The Goldberg Variations by Bach – a Brief History and Analysis

Johann Sebastian Bach created the Goldberg Variations for “connoisseurs, for the refreshment of their spirits,” according to the title page of the published work. The piece begins with a lovely aria that is slowly performed, but the variations that follow are based on chord progressions and the bass line rather than the melody, which is also done in the Pachelbel Canon.

With the exception of three variations set in G minor, Bach uses the key of G major for the entire piece. He creates canons, where a second voice imitates the first, at precise points in the piece. This by itself is quite a compositional feat, as the successive canon variations use increasing intervals between the imitative voices. The 10th variation is an actual fugue, where four voices are presented in canon. Bach’s settings of canon and fugue, as well as his intentional juxtaposition of slow and fast movements, help to maintain the engagement of the audience.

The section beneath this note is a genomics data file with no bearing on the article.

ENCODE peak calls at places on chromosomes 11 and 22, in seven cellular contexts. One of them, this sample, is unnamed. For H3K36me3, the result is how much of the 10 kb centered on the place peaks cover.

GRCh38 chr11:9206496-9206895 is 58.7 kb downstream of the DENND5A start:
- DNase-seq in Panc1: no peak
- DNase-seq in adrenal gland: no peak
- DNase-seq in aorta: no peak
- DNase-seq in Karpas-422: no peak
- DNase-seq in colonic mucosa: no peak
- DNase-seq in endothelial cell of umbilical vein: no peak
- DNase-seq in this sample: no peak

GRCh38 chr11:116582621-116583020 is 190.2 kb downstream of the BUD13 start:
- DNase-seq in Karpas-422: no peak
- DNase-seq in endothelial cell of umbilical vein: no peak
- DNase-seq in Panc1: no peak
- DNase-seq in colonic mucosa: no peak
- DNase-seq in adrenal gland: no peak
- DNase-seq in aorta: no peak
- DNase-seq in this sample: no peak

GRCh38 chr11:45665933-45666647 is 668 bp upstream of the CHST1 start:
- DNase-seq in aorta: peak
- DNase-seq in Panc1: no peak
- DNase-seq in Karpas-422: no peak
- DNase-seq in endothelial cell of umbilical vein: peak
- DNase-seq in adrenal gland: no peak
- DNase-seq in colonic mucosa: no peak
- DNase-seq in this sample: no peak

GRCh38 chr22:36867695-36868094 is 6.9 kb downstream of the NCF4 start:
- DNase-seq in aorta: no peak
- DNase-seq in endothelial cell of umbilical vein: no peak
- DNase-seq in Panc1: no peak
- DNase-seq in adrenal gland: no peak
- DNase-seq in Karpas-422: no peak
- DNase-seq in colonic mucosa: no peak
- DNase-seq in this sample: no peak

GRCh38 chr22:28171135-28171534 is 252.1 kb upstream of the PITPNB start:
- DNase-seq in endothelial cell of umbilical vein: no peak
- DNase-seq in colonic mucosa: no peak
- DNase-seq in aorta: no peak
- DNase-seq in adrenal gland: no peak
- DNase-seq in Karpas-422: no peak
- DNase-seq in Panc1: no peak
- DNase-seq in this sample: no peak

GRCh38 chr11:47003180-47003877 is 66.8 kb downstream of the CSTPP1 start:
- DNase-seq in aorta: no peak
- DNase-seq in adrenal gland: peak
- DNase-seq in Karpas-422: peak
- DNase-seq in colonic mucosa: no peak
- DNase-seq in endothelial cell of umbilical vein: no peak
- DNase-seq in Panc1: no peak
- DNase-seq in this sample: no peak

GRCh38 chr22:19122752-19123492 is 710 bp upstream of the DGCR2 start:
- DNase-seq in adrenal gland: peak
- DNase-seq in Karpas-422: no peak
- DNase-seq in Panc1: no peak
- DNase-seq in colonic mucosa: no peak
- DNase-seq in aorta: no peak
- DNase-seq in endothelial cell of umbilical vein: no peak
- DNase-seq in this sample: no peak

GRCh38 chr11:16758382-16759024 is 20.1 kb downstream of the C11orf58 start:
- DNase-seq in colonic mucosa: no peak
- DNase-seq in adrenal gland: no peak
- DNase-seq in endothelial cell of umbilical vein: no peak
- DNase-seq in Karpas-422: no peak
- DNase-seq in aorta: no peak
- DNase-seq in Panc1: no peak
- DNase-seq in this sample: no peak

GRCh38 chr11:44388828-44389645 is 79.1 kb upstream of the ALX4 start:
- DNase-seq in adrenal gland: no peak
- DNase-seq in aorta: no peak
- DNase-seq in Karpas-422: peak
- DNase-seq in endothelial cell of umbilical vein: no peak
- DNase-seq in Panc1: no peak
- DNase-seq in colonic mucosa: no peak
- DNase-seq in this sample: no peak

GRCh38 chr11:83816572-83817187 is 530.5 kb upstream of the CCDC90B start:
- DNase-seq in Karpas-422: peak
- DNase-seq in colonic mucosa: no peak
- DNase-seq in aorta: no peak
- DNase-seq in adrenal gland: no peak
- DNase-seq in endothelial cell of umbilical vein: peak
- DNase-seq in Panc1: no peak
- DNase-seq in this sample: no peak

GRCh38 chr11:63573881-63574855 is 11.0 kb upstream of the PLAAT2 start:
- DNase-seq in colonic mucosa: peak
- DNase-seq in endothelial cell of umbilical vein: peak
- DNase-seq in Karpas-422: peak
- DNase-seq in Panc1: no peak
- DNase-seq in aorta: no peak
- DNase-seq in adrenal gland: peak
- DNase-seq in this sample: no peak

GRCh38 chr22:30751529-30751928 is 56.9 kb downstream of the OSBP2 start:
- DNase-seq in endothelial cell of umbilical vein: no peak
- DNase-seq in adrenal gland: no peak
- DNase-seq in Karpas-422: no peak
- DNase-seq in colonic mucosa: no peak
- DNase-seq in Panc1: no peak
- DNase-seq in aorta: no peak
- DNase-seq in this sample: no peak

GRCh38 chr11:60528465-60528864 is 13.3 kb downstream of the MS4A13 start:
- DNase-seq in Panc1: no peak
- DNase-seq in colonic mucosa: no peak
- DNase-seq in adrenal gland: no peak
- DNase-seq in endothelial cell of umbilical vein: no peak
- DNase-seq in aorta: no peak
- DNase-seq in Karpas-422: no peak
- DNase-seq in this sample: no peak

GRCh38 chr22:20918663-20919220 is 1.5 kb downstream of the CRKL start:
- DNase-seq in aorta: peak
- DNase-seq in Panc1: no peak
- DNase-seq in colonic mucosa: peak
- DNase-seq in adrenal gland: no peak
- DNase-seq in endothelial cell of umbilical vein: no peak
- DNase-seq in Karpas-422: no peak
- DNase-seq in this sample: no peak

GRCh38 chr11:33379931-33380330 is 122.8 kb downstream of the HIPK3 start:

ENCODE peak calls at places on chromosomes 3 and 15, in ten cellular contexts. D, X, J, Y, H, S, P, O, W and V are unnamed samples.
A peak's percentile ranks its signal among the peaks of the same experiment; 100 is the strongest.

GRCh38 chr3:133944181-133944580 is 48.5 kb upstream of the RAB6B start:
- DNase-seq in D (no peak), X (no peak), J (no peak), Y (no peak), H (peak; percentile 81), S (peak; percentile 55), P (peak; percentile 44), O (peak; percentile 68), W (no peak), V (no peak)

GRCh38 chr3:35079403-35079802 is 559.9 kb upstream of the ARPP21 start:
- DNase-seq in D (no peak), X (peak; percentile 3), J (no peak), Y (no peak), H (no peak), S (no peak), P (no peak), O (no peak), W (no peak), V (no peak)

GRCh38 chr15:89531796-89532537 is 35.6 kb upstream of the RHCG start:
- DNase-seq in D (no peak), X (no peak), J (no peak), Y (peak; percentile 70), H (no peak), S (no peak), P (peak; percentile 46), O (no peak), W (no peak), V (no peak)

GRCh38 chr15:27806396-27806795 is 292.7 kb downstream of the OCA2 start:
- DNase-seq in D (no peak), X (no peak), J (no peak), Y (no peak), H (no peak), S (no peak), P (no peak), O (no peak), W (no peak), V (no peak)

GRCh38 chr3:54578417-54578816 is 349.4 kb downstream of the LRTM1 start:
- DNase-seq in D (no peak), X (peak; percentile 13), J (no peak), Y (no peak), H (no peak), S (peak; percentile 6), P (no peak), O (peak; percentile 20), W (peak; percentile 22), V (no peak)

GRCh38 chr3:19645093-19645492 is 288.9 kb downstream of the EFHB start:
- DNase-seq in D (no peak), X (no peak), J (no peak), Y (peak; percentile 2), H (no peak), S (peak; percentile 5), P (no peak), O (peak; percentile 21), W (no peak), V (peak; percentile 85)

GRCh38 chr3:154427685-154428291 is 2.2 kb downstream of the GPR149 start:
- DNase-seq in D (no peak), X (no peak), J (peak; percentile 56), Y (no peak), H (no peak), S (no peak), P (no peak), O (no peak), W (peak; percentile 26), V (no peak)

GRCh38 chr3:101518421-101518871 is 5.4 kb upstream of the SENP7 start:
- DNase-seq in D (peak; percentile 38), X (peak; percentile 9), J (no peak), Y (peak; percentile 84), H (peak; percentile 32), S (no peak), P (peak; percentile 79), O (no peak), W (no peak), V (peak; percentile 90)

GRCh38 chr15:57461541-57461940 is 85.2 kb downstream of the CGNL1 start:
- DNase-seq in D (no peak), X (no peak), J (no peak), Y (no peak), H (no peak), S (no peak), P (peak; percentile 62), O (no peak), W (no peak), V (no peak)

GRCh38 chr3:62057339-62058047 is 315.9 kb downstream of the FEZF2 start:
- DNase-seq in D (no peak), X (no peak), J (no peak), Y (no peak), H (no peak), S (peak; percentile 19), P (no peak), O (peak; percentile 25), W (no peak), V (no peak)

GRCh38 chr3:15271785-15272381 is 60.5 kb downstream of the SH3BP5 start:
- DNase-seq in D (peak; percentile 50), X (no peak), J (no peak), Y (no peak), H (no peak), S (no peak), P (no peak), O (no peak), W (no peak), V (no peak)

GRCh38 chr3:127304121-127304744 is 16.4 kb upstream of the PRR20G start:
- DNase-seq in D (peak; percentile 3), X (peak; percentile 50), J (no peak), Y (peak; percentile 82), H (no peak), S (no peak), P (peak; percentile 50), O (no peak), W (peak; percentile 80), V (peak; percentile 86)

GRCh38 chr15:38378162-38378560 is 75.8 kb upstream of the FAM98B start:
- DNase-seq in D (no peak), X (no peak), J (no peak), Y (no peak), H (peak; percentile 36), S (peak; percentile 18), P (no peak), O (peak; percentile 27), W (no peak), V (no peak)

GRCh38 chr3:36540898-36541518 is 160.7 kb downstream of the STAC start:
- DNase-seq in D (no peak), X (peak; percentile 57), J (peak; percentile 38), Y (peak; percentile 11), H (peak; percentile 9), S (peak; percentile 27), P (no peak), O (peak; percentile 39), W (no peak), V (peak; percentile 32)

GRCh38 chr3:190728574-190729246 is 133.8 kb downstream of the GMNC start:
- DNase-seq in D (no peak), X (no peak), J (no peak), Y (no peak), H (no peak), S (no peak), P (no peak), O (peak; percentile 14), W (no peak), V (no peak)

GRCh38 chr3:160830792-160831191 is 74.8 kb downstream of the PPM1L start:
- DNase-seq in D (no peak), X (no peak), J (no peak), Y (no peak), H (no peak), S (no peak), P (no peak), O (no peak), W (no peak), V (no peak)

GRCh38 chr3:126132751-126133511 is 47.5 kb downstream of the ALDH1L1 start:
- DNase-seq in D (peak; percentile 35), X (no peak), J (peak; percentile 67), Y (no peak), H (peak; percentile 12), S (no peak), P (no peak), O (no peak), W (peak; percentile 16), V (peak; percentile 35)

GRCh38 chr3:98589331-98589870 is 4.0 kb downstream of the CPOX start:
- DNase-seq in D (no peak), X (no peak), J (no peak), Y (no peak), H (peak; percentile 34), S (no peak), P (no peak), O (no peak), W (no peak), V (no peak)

Bach creates further variety to the entire construct by adding different dance forms familiar to the listeners of his day. Many of the variations also require the use of crossing hands, which keeps the bass and melody lines moving with one hand while the other hand maintains a constant rhythmic structure or sound wall. It is also visually appealing in a live performance.

The 30th and final variation, the quodlibet, is a musical joke taken from Bach’s family tradition, where they would gather to sing sacred and popular songs and tell jokes. Its Latin origin translates as “what pleases,” and it contains several German folk songs spun together. The performer is then instructed to return to the beginning of the piece and repeat the aria as the concluding movement.

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